This is the Swiss Alps: You don’t have to go far to find nature options galore. Kirstie Swinnerton, Editor of Verbier Life magazine recommends hiking the . “It’s challenging, but well worth the effort. It’s also possible to stay overnight at , which overlooks a beautiful high altitude lake.” You could also take a stroll along the , historic irrigation channels dating back to the 13th century, or venture out over a glacier on , one of the highest suspension bridges in Europe.
Verbier hosts a handful of cultural events throughout the year: July and August brings , a renowned classical music festival. Also in August is , the world’s longest mountain bike race, 125 kilometers from Verbier to Grimentz. is an outdoor rock music festival for “lovers of rock, cheese, and mountains.”
But for something uniquely — and superlatively — Swiss, come for the cow fights, which run from March through August (). As Swinnerton told me, “Each spring, the region’s bold and beautiful Hérens cows emerge from the winter sheltering of their warm sheds and once again bring life to fields and mountain pastures.” The cows naturally fight without any provocation "in order to establish the hierarchy within the herd. The local community comes to see which cow will become queen.” Does it get more quirky Swiss than this?
Where to Stay
, the first Alpine outpost of the in-your-face brand with a playful approach to luxury, operates year-round. With pops of neon against a palette of neutrals and exposed wood, guest rooms are sleek, spacious, and contemporary with playful nods to the Swiss surroundings rather than going full-on Swiss kitsch (Think: a coffee table book on the history of Helvetica and a modern electric fireplace over antlers and wood-burning fires). Taking advantage of the epic location, rooms are augmented with massive picture windows and chalet-style, wood-beamed balconies that show off that endless mountainscape. In warmer months, the après-ski bar morphs into a beach bar packed with feel-good summer vibes, with sand, volleyball, palm trees, deck chairs, and seasonal bites and brews.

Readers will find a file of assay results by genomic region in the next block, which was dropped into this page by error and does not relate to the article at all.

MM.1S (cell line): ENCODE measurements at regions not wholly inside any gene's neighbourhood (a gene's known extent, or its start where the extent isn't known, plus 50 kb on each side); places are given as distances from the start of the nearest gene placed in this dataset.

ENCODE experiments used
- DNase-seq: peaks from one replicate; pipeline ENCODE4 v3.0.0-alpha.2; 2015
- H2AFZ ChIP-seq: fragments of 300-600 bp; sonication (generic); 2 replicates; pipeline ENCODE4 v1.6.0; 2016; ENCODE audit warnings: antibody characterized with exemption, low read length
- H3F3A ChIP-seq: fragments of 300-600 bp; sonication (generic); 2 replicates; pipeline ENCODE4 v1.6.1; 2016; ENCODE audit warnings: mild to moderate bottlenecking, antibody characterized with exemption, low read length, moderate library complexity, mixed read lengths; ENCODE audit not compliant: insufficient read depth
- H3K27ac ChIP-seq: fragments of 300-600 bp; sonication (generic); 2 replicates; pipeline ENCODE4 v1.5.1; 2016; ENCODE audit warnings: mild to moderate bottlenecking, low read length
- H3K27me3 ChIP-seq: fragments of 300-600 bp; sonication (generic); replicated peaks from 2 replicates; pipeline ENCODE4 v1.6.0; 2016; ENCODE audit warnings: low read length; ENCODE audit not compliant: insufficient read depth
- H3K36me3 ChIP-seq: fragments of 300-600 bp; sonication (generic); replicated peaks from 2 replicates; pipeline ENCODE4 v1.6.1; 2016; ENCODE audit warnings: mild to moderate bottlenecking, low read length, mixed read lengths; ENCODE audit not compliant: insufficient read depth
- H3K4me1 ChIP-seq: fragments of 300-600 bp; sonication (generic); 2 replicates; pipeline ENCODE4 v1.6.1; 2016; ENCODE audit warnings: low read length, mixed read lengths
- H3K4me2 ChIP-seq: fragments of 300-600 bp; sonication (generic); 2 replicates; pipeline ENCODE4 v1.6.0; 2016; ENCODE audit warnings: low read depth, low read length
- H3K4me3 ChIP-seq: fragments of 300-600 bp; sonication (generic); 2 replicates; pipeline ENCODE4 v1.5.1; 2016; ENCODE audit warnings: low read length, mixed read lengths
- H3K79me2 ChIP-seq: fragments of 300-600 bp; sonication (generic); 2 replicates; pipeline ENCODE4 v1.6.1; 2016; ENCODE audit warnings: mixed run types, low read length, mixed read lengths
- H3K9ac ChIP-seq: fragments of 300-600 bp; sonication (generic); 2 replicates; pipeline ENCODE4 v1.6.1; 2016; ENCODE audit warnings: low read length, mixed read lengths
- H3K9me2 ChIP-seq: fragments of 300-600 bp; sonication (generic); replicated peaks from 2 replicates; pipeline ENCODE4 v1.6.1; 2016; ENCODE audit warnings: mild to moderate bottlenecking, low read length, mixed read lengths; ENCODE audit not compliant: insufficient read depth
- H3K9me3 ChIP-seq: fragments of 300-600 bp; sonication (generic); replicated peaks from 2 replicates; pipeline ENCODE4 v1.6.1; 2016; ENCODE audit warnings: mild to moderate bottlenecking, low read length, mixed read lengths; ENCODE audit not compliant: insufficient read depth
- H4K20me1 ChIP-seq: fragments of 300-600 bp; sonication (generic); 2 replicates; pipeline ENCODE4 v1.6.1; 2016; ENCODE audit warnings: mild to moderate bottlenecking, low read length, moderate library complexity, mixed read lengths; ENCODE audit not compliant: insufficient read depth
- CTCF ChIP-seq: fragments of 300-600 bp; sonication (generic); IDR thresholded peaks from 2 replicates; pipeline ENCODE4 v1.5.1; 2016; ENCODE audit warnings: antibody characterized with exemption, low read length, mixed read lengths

Another hotel option for off-season Verbier is the chic boutique . With just 20 rooms open to guests during certain weeks in the spring and summer, this hotel is one of the oldest in town, though it's sporting a recent facelift. Some of the rooms have stand-alone soaking tubs (perfect for some post-hiking relaxation) and the penthouse suite grants you a private sauna.
Plan Your Trip
How to Get There
Verbier is about a two-hour scenic train ride from Geneva airport. Because the train station is in the airport, this option is budget-friendly and painless.
Good to Know
Some year-round restaurants (like Vie Montagne) take a small break in May (at the end of ski season) and re-open in June.
Beginning in June, ski lifts are open on the weekends. They’re useful for accessing higher hikes and mountain bike routes. From July, they’re open every day. Pick up a pass from your hotel for free lift access. Some hiking and biking trails at the higher altitudes are only accessible when the snow melts, which varies depending on the year. If you have any questions, you can check in with the .
“Don’t be put off with the perception that Switzerland is super expensive,” advises Swinnerton. is a good resource for hotel deals and out-of-season prices.